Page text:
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06 November 2012 @ 09:00 am
eia.gov: United Arab Emirates  






A member of the Organization of the Petroleum Exporting Countries (OPEC) since 1967, the UAE is one of the most significant oil producers in the world. According to Oil & Gas Journal 2012 estimates, the UAE holds the seventh-largest proved reserves of oil at 97.8 billion barrels, with the majority of reserves located in Abu Dhabi (approximately 94 percent). The other six emirates combined account for just 6 percent of the UAE's crude oil reserves, led by Dubai with approximately 4 billion barrels. Production of these resources is dominated by the state-owned Abu Dhabi National Oil Company (ADNOC) in partnership with a few large international oil companies under long-term concessions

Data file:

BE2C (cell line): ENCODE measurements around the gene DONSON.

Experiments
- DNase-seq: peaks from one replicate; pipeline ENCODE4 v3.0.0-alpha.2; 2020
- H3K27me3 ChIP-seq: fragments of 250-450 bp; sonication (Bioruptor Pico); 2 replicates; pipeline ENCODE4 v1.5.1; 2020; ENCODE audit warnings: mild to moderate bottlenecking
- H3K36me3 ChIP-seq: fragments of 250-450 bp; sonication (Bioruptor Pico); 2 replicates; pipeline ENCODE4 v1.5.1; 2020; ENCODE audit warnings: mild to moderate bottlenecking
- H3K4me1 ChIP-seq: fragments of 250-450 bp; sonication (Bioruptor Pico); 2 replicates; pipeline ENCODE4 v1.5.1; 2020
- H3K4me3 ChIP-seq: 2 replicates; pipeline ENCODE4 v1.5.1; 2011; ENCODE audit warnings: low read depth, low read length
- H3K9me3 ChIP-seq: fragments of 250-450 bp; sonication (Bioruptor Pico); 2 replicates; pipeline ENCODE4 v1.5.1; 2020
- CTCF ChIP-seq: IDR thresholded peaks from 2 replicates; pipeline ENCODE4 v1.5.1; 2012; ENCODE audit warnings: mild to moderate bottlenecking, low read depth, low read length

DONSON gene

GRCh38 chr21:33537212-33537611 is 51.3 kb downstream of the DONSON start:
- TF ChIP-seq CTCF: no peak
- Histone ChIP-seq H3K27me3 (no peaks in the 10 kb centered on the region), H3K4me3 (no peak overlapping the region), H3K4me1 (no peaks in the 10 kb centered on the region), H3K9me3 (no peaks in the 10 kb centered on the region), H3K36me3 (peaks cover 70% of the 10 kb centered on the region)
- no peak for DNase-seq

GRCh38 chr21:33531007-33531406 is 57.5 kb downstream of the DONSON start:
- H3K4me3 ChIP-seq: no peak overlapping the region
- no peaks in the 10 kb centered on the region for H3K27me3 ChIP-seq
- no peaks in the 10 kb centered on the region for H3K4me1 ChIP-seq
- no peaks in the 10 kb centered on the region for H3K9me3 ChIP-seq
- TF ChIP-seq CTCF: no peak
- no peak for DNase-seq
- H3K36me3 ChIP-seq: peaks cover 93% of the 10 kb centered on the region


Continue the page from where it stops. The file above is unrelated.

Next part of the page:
The likelihood of further major discoveries in the UAE is low, but enhanced oil recovery (EOR) techniques are being successfully utilized to increase the extraction rates of the UAE's mature oil fields, and the recovery of oil prices following the global financial crisis will help maintain the commercial viability of such endeavors. Leaders in the UAE hope to increase crude oil production to 3.5 million bbl/d over the next few years, and levels are expected to approach 3 million bbl/d by the end of 2012.

In Abu Dhabi, contract structures are based on long-term, production-sharing agreements between the state-run ADNOC and private actors (primarily large international oil companies), with the state required to hold a majority share in all projects. With the exceptions of Dubai and Sharjah—which both have service contracts to manage their declining reserves—the smaller Emirates all utilize some form of production-sharing agreements similar to those found in Abu Dhabi. Major international oil companies involved in the oil and gas sector in the UAE include British Petroleum, Shell, Total, ExxonMobil, and Occidental Petroleum—which in 2008 secured the first new concession offered by the UAE in more than 20 years.